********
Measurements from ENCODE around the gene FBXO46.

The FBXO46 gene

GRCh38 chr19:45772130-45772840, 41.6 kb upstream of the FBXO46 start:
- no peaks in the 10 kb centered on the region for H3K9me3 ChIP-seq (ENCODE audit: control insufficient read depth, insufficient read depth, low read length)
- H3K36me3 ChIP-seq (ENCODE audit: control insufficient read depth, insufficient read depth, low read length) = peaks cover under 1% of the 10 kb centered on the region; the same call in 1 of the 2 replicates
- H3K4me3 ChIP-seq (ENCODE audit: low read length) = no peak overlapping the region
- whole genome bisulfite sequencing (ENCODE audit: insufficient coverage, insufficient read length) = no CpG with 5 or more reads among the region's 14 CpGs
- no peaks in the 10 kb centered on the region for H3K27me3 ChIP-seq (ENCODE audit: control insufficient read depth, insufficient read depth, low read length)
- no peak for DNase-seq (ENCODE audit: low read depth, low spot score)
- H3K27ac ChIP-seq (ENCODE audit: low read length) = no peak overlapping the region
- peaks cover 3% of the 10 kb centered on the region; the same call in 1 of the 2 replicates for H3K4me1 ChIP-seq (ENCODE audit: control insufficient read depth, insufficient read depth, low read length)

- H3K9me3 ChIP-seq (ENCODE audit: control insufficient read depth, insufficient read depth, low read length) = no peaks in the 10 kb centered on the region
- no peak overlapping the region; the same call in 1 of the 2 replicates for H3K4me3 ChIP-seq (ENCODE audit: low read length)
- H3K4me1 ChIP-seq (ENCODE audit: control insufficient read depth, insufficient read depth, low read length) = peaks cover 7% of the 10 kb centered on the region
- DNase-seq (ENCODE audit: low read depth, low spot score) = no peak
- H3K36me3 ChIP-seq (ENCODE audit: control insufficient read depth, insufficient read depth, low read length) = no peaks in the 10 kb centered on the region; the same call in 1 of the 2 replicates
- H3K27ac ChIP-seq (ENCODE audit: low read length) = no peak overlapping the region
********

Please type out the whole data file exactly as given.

Measurements from ENCODE around the gene FBXO46.

The FBXO46 gene

GRCh38 chr19:45772130-45772840, 41.6 kb upstream of the FBXO46 start:
- no peaks in the 10 kb centered on the region for H3K9me3 ChIP-seq (ENCODE audit: control insufficient read depth, insufficient read depth, low read length)
- H3K36me3 ChIP-seq (ENCODE audit: control insufficient read depth, insufficient read depth, low read length) = peaks cover under 1% of the 10 kb centered on the region; the same call in 1 of the 2 replicates
- H3K4me3 ChIP-seq (ENCODE audit: low read length) = no peak overlapping the region
- whole genome bisulfite sequencing (ENCODE audit: insufficient coverage, insufficient read length) = no CpG with 5 or more reads among the region's 14 CpGs
- no peaks in the 10 kb centered on the region for H3K27me3 ChIP-seq (ENCODE audit: control insufficient read depth, insufficient read depth, low read length)
- no peak for DNase-seq (ENCODE audit: low read depth, low spot score)
- H3K27ac ChIP-seq (ENCODE audit: low read length) = no peak overlapping the region
- peaks cover 3% of the 10 kb centered on the region; the same call in 1 of the 2 replicates for H3K4me1 ChIP-seq (ENCODE audit: control insufficient read depth, insufficient read depth, low read length)

- H3K9me3 ChIP-seq (ENCODE audit: control insufficient read depth, insufficient read depth, low read length) = no peaks in the 10 kb centered on the region
- no peak overlapping the region; the same call in 1 of the 2 replicates for H3K4me3 ChIP-seq (ENCODE audit: low read length)
- H3K4me1 ChIP-seq (ENCODE audit: control insufficient read depth, insufficient read depth, low read length) = peaks cover 7% of the 10 kb centered on the region
- DNase-seq (ENCODE audit: low read depth, low spot score) = no peak
- H3K36me3 ChIP-seq (ENCODE audit: control insufficient read depth, insufficient read depth, low read length) = no peaks in the 10 kb centered on the region; the same call in 1 of the 2 replicates
- H3K27ac ChIP-seq (ENCODE audit: low read length) = no peak overlapping the region